Ashraf al-Ajrami. Photo via Quds News

Samidoun Palestinian Prisoner Solidarity Network condemns the statements of former Palestinian Authority minister of prisoners affairs Ashraf al-Ajrami and his participation in a “joint conference” with former Israeli occupation military leaders marking the 24th anniversary of the Oslo Accords. We join with Palestinian organizations and activists in demanding accountability for al-Ajrami’s attacks on Palestinian prisoners and their families.

Al-Ajrami’s participation came as Palestinians and their friends and supporters around the world are building a campaign of boycott, divestment and sanctions against the Israeli state and, especially, its military forces of racism, apartheid and colonial oppression. Rather than boycotting and protesting this Israeli occupation conference in occupied Jerusalem, al-Ajrami’s remarks attacked Palestinian prisoners and their families in an attempt to seek favor with the military forces of the occupier.

Among al-Ajrami’s statements were allegations that Palestinian families of prisoners receive large sums of money while their loved ones are jailed. This is far from the case, as even with social assistance or support to the families of prisoners, many Palestinian prisoners’ families live in poverty and struggle to get by at all. He attempted to claim that “Hamas” had created the law supporting prisoners’ families, when in fact it had been approved by the PLC in 1996.

Furthermore, he claimed that during his tenure as minister of prisoners, Palestinian prisoners’ families did not receive “large sums,” implying that there are in fact prisoners’ families who receive large sums of money, and invoking the canard of Hamas as the supporter of social funds for prisoners’ families, when in fact such has broad support from all Palestinian political organizations and, in fact, long predates the Palestinian Authority, when such social support was provided through the Palestine Liberation Organization, as a right for Palestinian family members of strugglers and veterans.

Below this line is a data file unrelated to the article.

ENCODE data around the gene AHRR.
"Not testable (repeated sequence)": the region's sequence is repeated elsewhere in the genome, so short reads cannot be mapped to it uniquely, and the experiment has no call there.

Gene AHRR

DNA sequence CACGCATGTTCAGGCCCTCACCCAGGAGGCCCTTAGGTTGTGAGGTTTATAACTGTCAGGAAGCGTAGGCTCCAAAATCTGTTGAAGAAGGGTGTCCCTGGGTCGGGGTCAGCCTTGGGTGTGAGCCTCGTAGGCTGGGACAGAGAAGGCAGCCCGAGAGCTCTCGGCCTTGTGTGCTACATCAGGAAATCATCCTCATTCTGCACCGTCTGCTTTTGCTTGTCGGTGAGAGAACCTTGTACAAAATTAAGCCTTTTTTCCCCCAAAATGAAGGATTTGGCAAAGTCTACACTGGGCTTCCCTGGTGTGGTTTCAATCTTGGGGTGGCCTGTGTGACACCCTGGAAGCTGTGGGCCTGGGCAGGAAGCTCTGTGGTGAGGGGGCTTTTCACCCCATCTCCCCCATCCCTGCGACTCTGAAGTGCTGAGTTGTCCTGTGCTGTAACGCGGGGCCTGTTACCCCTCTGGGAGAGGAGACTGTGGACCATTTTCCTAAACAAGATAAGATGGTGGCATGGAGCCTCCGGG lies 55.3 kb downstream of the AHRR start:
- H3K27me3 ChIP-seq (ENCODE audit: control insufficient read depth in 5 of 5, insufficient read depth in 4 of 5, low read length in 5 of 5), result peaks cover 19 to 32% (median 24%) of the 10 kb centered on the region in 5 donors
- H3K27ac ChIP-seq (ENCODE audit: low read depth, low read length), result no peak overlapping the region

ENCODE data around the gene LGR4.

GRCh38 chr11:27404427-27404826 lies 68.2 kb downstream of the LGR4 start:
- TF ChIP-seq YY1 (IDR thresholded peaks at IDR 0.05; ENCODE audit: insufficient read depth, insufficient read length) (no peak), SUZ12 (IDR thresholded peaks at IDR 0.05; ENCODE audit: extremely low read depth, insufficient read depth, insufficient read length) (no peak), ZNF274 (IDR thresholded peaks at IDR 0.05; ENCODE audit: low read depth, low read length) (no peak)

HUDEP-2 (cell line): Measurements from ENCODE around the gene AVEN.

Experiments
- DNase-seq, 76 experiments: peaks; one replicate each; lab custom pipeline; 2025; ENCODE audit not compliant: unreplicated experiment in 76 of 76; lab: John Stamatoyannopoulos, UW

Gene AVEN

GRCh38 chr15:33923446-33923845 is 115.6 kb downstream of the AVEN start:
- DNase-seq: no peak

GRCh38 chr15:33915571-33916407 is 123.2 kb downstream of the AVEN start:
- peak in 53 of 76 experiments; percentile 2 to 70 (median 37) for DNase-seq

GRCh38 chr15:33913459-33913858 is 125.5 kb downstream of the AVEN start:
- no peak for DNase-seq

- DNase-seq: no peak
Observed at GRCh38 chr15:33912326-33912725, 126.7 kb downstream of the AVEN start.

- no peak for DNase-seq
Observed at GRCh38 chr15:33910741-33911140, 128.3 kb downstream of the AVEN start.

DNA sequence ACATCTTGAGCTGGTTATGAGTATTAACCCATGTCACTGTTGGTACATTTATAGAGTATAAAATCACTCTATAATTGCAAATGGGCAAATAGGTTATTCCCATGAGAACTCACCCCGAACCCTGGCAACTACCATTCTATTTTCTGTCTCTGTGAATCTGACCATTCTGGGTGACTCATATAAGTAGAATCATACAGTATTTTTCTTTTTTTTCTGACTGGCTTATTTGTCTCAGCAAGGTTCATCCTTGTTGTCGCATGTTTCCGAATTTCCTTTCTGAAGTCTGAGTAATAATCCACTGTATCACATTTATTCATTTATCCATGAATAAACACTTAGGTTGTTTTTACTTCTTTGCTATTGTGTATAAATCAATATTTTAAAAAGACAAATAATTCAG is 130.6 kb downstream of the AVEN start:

This attack by al-Ajrami comes at a time when Zionist organizations and the Israeli state are engaged in an international campaign of defamation against Palestinian prisoners, especially in European and North American parliaments and governments. The existence of social support for Palestinian prisoners’ families has been represented as an ‘incentive’ to engage in resistance actions, a ludicrous claim in light not only of Palestinian prisoners’ families ongoing poverty, home demolitions, arrests and collective punishment at the hands of the Israeli occupation, but particularly as it seeks to erase the existence of that very apartheid, occupation, racist colonial system that presents a daily threat to Palestinian lives and existence, sparking resistance over 70 years of occupation. The social and physical costs of imprisonment upon Palestinians are already massive and social support income does very little to address that in a land under occupation and constant military assault.

It is quite obvious that this campaign by Zionist organizations is fundamentally racist, claiming that Palestinians’ resistance over 70 years is somehow motivated by money despite the impoverishment, dispossession  and suffering that Palestinians face amid a constant threat of extrajudicial killing and assassination for involvement in the resistance. The existence of social support for the families of prisoners and martyrs at the hands of the Israeli occupation does nothing whatsoever to spark or encourage Palestinian resistance; that is entirely in the hands of the Israeli occupation. In fact, Palestinian prisoners and their families receive too little social sustenance – and, most importantly, action and political support for their freedom – and many receive no funds at all.

Nevertheless, it must be noted that al-Ajrami’s remarks to Israeli officials come in the context of a campaign not only by Zionist organizations but also the U.S. Trump administration to further impoverish Palestinian families in an attempt to crush the resistance (operating hand in hand with Israeli policies of collective punishment, including demolitions of family homes and imprisonment of prisoners’ family members) and break the will of the Palestinian people.